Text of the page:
Fraternity honors George Washington Carver with service day

By Debby Woodin, Joplin Globe

Residents are reviving operations at the Community Service Center of Joplin, and a volunteer fraternity group that visited over the weekend furthered that cause.

Members of Phi Beta Sigma Fraternity Inc. traveled to Joplin to conduct a service project Friday at the center ahead of a public ceremony Saturday that honored an early member of the fraternity, George Washington Carver. They refreshed the interior of the building with a new coat of paint.

“One of the things we do is service work,” said Eric Wells of Kansas City. “We emphasize service to try to give back.”

George Washington Carver joined the fraternity in 1920 when he was at the Tuskegee Institute. The fraternity members along with Carver parks staff and others held a ceremony Saturday at Carver National Monument to pay respect to Carver’s legacy of public service in recognition of his association with the fraternal brotherhood.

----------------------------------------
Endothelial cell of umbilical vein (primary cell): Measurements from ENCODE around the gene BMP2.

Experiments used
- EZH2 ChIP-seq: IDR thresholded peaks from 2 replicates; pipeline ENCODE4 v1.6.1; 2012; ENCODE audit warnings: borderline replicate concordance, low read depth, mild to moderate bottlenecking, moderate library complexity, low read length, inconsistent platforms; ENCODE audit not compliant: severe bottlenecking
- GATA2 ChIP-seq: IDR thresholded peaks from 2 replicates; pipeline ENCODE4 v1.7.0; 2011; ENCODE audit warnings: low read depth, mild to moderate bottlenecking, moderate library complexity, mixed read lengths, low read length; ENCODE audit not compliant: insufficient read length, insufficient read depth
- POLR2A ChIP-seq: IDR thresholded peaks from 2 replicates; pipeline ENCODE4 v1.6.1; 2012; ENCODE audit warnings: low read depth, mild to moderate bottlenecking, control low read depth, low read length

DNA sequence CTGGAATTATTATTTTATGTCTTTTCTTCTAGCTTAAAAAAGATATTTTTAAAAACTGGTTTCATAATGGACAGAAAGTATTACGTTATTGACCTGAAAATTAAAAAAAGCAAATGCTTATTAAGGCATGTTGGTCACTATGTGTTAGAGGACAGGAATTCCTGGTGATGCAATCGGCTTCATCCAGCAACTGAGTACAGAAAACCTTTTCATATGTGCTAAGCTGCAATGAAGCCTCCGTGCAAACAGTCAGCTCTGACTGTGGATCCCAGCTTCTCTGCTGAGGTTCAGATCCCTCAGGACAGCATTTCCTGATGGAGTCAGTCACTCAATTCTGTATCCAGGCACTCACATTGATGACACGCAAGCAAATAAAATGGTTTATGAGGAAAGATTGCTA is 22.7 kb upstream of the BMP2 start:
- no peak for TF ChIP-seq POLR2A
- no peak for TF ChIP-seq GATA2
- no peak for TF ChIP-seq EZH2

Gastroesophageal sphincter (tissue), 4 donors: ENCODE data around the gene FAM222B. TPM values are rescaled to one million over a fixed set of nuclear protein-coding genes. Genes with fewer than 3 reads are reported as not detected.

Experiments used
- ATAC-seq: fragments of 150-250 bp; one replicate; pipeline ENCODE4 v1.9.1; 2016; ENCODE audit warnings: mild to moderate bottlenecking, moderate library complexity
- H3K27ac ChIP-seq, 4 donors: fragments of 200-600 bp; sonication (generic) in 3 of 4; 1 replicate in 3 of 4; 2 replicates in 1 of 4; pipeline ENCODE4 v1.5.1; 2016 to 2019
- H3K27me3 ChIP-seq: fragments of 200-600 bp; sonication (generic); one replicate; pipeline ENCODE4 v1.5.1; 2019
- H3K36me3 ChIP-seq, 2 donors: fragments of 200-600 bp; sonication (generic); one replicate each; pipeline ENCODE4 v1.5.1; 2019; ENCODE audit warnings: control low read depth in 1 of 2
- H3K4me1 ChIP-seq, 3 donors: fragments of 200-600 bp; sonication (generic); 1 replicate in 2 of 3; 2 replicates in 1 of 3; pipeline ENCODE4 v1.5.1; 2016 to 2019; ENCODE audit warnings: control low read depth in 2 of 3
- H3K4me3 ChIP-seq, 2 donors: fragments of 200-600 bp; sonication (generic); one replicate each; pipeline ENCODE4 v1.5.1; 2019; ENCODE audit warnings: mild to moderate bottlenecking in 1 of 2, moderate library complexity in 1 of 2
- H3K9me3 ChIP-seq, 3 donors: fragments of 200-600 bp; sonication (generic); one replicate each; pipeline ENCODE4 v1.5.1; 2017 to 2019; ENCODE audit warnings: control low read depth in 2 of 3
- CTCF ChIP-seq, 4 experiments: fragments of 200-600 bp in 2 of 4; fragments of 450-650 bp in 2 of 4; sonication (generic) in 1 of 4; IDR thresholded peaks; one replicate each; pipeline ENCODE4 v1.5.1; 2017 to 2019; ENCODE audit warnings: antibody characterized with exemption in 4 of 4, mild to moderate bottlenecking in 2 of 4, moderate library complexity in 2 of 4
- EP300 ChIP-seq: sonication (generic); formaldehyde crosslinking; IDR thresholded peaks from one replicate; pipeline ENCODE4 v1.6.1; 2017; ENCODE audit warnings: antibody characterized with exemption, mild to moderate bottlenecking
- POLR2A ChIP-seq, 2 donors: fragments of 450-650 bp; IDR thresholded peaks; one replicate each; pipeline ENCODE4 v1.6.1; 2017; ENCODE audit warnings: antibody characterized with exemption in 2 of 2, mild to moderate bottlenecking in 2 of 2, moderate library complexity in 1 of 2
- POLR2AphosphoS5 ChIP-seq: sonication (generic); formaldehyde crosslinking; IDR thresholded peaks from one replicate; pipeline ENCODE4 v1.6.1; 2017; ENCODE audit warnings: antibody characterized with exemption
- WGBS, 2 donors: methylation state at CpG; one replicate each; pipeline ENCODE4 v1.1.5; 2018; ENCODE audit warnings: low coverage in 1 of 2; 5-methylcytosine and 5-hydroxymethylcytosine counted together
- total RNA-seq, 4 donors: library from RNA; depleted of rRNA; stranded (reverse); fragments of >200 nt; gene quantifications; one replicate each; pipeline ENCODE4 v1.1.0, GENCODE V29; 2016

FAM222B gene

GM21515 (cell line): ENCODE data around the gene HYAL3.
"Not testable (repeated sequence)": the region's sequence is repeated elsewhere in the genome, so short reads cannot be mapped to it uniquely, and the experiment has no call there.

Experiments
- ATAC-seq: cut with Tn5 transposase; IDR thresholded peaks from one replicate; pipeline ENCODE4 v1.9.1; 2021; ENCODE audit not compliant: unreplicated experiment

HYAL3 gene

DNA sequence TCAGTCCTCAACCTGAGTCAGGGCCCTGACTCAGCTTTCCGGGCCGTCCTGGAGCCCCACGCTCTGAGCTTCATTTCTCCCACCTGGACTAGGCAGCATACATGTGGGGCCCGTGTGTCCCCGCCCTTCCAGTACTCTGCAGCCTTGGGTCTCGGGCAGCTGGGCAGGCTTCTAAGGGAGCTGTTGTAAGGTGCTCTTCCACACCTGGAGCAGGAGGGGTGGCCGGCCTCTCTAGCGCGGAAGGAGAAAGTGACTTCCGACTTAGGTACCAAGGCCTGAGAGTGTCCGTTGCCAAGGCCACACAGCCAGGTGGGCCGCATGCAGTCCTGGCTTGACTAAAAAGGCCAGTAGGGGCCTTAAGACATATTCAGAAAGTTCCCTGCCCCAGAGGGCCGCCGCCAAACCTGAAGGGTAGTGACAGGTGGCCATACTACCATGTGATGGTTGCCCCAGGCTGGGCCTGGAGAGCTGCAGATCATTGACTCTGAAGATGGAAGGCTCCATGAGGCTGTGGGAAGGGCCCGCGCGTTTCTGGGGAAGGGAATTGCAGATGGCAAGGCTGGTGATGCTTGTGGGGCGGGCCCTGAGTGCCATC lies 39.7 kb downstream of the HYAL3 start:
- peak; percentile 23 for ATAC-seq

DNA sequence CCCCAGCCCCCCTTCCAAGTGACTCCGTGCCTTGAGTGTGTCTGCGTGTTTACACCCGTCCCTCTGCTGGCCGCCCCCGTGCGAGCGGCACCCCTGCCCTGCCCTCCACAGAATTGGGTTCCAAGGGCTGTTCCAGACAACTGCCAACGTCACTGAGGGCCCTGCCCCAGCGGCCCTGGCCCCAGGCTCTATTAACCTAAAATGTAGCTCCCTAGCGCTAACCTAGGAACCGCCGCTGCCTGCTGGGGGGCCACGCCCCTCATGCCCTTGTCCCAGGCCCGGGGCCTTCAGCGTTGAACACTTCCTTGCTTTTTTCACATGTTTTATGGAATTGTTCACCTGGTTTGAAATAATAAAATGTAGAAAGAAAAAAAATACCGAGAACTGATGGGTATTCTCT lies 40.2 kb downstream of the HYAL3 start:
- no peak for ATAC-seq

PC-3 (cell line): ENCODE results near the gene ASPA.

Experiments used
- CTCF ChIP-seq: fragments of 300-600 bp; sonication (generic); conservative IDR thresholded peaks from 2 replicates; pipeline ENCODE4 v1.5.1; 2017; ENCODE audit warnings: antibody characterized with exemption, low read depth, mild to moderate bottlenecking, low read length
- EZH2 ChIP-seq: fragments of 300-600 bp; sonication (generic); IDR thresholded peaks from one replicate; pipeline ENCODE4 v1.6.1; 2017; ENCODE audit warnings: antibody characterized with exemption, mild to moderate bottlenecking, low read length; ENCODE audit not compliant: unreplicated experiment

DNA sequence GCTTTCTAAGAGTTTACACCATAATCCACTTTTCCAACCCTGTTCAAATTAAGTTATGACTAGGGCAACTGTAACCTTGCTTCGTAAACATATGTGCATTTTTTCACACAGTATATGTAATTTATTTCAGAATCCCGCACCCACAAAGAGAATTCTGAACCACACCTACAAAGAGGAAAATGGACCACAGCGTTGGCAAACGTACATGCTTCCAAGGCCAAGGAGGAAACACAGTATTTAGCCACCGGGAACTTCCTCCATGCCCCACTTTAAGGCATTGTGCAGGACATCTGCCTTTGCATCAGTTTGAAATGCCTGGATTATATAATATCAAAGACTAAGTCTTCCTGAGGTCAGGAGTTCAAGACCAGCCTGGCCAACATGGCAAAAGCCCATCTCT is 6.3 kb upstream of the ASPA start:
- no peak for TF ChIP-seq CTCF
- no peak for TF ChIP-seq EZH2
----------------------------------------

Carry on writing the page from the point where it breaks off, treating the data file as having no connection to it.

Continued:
In addition, the fraternity used the occasion to hold an “Every Kid in a Park” day.

“We are bringing some kids here from Kansas City to the Carver (National) Monument so they can get that experience and foster the same ideas as George Washington Carver to let them know they can be a scientist or anything they want to be,” Wells said.

The fraternity has existed 105 years and still has Carver’s membership in its records.

Helping other communities is a way of strengthening all communities as well as paying it forward, said Kenyea Black of Springfield.

“Our motto for our organization is ‘Culture for Service, Service for Humanity,’ so basically what that means to us is we like to come into every community that we might be a part of, or even not be a part of, and leave it a little bit better than before we ever arrived,” he said. “We want to be good community stewards.”

Another volunteer, Larry Fennell from Olathe, Kansas, is a lifelong member who joined Phi Beta Sigma in 1988 while attending Wichita State University. He said its members were upbeat and strove to provide positive role models by mentoring young people.

“Somebody took the time a long time ago to direct me,” he said. “And now I am doing what I am supposed to do by reaching in and directing someone else” toward a productive life.